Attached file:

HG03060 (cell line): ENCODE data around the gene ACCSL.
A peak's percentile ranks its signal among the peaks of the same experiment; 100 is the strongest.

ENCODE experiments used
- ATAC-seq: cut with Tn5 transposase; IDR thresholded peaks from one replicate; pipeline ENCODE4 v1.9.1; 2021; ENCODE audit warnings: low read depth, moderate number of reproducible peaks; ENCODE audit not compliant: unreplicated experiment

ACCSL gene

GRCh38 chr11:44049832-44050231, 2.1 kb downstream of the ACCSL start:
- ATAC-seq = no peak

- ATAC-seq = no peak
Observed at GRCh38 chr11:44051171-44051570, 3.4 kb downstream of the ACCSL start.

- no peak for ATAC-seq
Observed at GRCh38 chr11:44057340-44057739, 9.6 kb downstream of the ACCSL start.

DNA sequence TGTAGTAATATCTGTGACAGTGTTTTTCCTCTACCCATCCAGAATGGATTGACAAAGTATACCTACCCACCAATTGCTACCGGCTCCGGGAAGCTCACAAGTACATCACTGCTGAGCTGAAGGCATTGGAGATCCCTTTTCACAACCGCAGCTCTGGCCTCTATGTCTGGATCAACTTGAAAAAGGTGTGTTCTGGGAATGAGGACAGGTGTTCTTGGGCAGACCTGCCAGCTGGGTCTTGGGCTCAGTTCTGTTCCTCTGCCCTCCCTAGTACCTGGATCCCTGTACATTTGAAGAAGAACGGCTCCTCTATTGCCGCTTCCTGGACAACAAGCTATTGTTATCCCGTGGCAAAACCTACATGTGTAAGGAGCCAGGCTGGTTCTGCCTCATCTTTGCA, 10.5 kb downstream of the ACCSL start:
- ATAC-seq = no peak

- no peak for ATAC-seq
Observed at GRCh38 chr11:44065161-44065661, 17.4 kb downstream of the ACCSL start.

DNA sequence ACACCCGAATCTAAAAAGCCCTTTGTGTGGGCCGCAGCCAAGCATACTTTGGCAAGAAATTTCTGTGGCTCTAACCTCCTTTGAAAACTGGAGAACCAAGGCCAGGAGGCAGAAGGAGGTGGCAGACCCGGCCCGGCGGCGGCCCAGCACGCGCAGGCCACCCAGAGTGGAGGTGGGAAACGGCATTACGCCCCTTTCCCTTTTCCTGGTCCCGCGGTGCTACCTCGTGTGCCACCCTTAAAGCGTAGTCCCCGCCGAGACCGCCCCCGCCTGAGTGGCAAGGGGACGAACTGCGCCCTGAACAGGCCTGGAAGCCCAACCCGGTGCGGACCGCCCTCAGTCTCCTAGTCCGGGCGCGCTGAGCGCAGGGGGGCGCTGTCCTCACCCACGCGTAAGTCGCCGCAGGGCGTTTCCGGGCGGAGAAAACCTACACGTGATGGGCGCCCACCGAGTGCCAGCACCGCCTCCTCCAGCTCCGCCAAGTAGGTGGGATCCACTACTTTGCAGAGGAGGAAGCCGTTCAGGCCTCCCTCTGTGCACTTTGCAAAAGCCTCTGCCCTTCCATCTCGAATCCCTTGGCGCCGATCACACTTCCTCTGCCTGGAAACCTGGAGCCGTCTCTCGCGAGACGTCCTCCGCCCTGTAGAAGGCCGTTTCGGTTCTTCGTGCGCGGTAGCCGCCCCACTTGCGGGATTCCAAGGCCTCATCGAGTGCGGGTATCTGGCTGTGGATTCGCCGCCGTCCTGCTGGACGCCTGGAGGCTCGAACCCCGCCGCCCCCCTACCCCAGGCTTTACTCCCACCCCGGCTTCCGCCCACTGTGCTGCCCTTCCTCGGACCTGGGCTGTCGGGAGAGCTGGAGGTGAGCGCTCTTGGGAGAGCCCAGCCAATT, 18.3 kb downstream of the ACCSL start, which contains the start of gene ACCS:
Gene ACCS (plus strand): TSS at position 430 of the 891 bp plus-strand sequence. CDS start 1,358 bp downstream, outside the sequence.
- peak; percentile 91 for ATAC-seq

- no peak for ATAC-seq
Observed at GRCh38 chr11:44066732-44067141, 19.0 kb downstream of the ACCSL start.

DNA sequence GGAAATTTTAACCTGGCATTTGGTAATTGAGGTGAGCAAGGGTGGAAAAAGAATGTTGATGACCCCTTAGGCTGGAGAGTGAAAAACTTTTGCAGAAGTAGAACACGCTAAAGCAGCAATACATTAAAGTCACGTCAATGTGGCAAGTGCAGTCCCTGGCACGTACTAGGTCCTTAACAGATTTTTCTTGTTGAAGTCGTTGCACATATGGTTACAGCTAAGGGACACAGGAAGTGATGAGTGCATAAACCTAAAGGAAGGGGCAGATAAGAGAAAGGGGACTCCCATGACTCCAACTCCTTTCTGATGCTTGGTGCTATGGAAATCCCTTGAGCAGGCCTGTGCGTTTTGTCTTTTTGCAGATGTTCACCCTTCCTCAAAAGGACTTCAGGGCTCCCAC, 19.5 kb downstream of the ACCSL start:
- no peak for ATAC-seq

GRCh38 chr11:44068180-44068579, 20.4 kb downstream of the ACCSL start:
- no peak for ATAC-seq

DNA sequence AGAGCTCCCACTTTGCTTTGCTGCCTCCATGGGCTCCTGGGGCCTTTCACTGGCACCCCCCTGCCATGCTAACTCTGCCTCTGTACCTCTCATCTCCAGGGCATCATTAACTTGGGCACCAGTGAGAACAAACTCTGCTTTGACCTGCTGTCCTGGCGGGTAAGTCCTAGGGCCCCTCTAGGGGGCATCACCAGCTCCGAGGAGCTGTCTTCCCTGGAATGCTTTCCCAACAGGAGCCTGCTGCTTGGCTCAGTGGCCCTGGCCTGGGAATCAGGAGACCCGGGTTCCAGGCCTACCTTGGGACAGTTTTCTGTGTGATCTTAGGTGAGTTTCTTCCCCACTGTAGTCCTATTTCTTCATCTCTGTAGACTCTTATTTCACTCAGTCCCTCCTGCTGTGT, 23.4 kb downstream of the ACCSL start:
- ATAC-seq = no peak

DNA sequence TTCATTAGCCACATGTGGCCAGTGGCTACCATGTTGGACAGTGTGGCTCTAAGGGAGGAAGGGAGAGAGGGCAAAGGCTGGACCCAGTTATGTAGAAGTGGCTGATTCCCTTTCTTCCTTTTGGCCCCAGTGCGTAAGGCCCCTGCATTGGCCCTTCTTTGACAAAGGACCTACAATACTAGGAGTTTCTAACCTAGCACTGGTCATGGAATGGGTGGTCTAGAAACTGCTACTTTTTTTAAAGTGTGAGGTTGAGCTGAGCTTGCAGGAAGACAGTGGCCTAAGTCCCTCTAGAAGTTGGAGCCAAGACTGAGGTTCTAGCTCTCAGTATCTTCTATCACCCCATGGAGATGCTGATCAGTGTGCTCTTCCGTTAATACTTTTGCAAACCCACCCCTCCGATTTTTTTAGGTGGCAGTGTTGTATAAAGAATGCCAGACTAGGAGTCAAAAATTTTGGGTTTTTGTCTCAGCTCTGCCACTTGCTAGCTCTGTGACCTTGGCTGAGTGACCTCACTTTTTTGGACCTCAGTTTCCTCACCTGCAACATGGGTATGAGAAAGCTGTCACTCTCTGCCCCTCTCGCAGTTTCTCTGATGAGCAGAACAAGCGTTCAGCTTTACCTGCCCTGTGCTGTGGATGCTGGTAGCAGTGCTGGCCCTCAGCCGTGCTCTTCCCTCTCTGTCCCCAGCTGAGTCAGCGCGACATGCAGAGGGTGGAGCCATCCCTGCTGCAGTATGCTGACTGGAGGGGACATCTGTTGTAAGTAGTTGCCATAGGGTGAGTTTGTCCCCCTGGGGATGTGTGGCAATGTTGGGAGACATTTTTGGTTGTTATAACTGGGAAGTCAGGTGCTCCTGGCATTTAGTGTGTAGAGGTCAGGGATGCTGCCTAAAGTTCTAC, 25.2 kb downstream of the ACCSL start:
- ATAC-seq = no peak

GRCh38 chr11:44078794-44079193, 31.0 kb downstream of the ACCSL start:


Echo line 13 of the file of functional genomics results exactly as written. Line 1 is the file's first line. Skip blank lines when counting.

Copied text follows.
- ATAC-seq = no peak